This brings the second question, how did a family office grow big enough to make a global impact? The key here is that the fund had, it seems, been using previously unheard of levels of leverage, often borrowing close to seven times principal in order to amplify returns. A scenario that allowed it to grow by leaps and bounds over a close to decade-long bull market. The music was playing, so to speak, and everyone was dancing; institutions as well as prime brokers were bending over backwards to extend lines of credit for lucrative commissions. Aside from being a prime example of what excesses and low interest rate environments can create in terms of dislocations, this particular situation also brings to the forefront another example of the risk management practices (or lack thereof) at global institutions. After all, we have seen this play out before, though many have forgotten about it, in a little blip called the GFC and, for those of you that wish to go back further in history, LTCM (Long-Term Capital Management) that in many ways exacerbated the Asian Financial Crisis.
But who do we kid? There is no protection against human nature, after all. If the upside is lucrative enough, we are all prone to bite the bullet and play along. So much so it seems that most of the brokerage teams had been lobbying the risk departments to turn a blind-eye to Mr. Hwang’s rather chequered past. Hwang was, after all, seen as a “money-making genius” and maybe this time would be different. The fees would certainly make up for it and hopefully they wouldn’t be the last one standing in the room if it went wrong.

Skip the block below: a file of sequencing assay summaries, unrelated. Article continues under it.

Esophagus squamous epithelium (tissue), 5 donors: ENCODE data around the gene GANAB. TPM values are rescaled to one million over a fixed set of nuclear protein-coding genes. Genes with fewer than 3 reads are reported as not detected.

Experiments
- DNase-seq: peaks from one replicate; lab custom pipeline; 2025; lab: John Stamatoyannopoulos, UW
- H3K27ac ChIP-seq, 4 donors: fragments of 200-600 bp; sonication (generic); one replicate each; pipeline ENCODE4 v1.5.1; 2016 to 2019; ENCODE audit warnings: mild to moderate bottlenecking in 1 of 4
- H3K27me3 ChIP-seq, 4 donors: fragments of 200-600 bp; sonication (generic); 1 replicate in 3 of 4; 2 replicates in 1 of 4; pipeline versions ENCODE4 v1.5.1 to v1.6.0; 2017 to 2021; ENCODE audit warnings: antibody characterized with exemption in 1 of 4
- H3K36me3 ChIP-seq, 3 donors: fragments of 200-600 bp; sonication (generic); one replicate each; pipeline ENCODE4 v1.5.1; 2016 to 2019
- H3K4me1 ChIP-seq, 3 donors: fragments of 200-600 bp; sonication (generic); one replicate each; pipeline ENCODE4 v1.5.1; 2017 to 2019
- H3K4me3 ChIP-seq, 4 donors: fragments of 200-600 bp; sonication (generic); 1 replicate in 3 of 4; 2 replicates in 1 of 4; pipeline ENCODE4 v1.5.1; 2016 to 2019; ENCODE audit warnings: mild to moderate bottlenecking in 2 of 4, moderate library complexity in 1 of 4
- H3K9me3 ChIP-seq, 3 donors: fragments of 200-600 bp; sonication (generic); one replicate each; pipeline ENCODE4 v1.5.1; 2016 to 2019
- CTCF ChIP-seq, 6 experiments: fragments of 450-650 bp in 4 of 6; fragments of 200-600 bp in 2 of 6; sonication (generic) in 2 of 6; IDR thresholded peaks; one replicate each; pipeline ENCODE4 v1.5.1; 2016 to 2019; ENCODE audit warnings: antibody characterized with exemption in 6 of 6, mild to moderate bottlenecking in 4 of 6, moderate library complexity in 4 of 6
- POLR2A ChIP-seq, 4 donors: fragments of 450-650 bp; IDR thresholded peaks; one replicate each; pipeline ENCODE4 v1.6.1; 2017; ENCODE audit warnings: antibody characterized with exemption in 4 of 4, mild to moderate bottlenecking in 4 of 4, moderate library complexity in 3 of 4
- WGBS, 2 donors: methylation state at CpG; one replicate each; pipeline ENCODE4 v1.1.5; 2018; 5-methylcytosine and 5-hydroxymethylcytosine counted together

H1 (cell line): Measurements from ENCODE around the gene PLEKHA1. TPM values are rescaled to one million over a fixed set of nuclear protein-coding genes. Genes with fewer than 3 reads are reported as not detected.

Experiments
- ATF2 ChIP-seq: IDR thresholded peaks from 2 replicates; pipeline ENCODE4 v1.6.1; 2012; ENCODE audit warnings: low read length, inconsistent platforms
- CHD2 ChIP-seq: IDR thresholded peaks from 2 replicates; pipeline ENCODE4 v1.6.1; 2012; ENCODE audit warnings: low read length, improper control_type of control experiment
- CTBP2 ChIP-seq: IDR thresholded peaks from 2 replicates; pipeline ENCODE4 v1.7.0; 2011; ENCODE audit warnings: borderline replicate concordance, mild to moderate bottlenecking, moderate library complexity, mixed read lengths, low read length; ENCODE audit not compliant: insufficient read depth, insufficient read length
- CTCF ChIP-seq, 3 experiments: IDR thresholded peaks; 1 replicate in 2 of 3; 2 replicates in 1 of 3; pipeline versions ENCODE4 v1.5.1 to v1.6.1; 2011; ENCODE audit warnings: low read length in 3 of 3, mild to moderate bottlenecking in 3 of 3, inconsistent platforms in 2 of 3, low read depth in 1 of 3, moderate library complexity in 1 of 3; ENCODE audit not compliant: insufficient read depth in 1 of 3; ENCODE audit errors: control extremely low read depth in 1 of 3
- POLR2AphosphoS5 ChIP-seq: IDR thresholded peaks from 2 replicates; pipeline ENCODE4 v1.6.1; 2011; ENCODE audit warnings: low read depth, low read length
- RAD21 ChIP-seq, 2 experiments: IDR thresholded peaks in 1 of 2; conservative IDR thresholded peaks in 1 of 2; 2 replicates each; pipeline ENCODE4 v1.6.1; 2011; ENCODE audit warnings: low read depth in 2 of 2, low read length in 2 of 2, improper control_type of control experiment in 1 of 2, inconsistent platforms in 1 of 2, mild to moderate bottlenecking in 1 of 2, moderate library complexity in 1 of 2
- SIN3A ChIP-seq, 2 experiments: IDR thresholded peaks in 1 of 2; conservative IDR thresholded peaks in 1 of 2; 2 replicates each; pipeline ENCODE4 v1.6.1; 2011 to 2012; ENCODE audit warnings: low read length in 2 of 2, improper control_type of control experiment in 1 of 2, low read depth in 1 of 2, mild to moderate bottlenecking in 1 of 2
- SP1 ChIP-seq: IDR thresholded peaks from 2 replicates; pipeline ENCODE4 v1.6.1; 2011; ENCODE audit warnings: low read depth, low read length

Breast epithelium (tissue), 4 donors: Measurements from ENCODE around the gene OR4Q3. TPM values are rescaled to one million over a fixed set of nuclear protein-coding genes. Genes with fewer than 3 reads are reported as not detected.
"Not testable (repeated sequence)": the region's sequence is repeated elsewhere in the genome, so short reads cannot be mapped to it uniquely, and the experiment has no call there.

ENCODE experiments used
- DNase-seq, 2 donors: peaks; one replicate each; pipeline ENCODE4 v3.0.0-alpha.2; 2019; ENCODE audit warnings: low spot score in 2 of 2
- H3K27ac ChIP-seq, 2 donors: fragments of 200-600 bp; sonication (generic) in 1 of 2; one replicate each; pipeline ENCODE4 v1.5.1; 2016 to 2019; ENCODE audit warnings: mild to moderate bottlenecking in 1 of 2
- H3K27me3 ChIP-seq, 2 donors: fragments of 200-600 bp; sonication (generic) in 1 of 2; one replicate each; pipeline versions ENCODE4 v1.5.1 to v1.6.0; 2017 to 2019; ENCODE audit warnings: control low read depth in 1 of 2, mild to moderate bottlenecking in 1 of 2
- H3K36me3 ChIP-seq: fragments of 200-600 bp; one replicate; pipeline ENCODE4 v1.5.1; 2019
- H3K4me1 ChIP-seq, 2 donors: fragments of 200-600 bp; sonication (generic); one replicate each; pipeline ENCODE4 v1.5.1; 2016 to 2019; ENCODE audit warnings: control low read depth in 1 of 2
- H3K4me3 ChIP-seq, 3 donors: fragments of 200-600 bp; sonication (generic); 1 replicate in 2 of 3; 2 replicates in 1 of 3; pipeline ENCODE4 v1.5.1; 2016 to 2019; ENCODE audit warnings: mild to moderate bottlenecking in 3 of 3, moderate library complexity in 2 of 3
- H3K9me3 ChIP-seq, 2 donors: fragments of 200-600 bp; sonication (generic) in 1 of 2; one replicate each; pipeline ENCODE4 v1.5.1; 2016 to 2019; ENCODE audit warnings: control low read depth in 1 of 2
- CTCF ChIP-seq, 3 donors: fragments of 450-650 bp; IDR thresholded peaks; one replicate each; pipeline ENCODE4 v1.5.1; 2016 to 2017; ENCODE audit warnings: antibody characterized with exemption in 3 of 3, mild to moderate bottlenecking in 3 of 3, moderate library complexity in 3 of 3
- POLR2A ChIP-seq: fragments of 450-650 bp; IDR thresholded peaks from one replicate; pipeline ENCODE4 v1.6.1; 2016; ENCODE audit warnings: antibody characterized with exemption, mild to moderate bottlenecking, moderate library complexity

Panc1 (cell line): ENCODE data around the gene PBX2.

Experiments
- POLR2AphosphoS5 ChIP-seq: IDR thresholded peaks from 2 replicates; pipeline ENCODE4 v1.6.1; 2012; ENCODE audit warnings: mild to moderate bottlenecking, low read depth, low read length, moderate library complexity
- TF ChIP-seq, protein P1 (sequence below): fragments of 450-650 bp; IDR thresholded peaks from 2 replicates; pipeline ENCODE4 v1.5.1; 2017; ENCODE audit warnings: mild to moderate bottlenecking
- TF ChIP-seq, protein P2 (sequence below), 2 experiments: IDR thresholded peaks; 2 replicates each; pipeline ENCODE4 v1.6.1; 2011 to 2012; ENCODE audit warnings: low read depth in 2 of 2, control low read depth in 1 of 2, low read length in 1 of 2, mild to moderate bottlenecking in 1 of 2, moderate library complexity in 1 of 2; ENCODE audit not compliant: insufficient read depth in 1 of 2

Unfortunately, it did go wrong when shares in some of Archegos’s biggest positions started to decline and warranted a margin call. By Friday of last week two of his biggest lenders, Goldman and Morgan Stanley, initiated the sale of some of his biggest positions, $20bn USD worth of it to be exact. On Friday alone, Goldman and Morgan Stanley managed to sell off $19bn USD at seemingly garage sale prices, wiping out close to $33bn USD in the market capitalisation for the companies involved and potentially more to come. Unfortunately in situations like this, there is a domino effect whereby the sale triggers broader sell-offs and panic starts to set in.